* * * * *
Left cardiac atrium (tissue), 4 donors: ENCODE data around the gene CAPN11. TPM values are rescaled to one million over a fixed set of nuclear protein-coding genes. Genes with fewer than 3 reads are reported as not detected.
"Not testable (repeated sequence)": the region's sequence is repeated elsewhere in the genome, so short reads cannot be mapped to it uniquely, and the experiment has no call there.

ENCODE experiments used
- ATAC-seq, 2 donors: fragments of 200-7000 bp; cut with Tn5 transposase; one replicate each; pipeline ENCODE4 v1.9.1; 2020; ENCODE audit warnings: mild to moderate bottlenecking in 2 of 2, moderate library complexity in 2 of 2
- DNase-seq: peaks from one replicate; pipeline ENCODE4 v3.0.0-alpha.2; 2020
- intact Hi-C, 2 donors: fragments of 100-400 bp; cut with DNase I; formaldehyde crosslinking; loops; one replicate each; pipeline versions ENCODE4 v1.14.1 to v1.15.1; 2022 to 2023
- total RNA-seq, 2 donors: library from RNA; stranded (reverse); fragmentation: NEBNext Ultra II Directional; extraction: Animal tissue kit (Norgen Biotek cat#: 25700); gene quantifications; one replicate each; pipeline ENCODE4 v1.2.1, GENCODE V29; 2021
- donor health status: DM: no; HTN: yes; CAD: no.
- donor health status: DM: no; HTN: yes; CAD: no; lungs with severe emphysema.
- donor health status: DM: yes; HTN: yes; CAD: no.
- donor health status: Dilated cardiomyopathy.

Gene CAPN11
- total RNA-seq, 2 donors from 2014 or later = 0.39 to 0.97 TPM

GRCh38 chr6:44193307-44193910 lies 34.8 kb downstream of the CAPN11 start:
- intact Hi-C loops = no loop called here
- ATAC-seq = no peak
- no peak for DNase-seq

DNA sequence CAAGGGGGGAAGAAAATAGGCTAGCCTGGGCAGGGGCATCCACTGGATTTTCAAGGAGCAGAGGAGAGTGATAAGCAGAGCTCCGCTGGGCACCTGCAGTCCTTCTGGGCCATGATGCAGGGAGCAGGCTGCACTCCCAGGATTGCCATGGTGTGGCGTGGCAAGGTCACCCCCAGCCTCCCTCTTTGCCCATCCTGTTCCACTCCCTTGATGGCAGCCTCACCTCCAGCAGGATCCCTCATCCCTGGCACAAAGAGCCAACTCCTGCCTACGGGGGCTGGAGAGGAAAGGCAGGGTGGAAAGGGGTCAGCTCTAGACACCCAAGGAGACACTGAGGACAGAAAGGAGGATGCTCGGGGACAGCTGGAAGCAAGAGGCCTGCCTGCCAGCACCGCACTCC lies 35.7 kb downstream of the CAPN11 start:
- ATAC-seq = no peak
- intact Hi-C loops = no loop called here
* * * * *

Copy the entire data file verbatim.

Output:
Left cardiac atrium (tissue), 4 donors: ENCODE data around the gene CAPN11. TPM values are rescaled to one million over a fixed set of nuclear protein-coding genes. Genes with fewer than 3 reads are reported as not detected.
"Not testable (repeated sequence)": the region's sequence is repeated elsewhere in the genome, so short reads cannot be mapped to it uniquely, and the experiment has no call there.

ENCODE experiments used
- ATAC-seq, 2 donors: fragments of 200-7000 bp; cut with Tn5 transposase; one replicate each; pipeline ENCODE4 v1.9.1; 2020; ENCODE audit warnings: mild to moderate bottlenecking in 2 of 2, moderate library complexity in 2 of 2
- DNase-seq: peaks from one replicate; pipeline ENCODE4 v3.0.0-alpha.2; 2020
- intact Hi-C, 2 donors: fragments of 100-400 bp; cut with DNase I; formaldehyde crosslinking; loops; one replicate each; pipeline versions ENCODE4 v1.14.1 to v1.15.1; 2022 to 2023
- total RNA-seq, 2 donors: library from RNA; stranded (reverse); fragmentation: NEBNext Ultra II Directional; extraction: Animal tissue kit (Norgen Biotek cat#: 25700); gene quantifications; one replicate each; pipeline ENCODE4 v1.2.1, GENCODE V29; 2021
- donor health status: DM: no; HTN: yes; CAD: no.
- donor health status: DM: no; HTN: yes; CAD: no; lungs with severe emphysema.
- donor health status: DM: yes; HTN: yes; CAD: no.
- donor health status: Dilated cardiomyopathy.

Gene CAPN11
- total RNA-seq, 2 donors from 2014 or later = 0.39 to 0.97 TPM

GRCh38 chr6:44193307-44193910 lies 34.8 kb downstream of the CAPN11 start:
- intact Hi-C loops = no loop called here
- ATAC-seq = no peak
- no peak for DNase-seq

DNA sequence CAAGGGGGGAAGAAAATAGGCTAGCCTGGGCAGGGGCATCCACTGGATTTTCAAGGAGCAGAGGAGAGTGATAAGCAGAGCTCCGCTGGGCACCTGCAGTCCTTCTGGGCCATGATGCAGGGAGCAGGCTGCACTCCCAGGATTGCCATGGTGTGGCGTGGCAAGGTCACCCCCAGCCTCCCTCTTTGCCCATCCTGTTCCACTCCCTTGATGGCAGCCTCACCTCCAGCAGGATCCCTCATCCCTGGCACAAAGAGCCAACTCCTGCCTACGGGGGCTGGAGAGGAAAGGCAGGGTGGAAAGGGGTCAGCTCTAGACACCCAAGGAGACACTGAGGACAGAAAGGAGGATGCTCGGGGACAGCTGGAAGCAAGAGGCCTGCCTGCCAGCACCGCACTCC lies 35.7 kb downstream of the CAPN11 start:
- ATAC-seq = no peak
- intact Hi-C loops = no loop called here